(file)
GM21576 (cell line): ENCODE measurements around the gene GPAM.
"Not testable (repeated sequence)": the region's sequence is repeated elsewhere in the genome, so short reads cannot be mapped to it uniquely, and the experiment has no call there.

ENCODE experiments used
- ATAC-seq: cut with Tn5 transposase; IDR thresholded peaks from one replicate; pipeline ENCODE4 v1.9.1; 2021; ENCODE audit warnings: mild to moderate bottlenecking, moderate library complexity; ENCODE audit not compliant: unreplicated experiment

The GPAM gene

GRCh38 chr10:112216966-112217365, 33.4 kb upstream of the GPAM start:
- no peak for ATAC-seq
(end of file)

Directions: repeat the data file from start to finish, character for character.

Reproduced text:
GM21576 (cell line): ENCODE measurements around the gene GPAM.
"Not testable (repeated sequence)": the region's sequence is repeated elsewhere in the genome, so short reads cannot be mapped to it uniquely, and the experiment has no call there.

ENCODE experiments used
- ATAC-seq: cut with Tn5 transposase; IDR thresholded peaks from one replicate; pipeline ENCODE4 v1.9.1; 2021; ENCODE audit warnings: mild to moderate bottlenecking, moderate library complexity; ENCODE audit not compliant: unreplicated experiment

The GPAM gene

GRCh38 chr10:112216966-112217365, 33.4 kb upstream of the GPAM start:
- no peak for ATAC-seq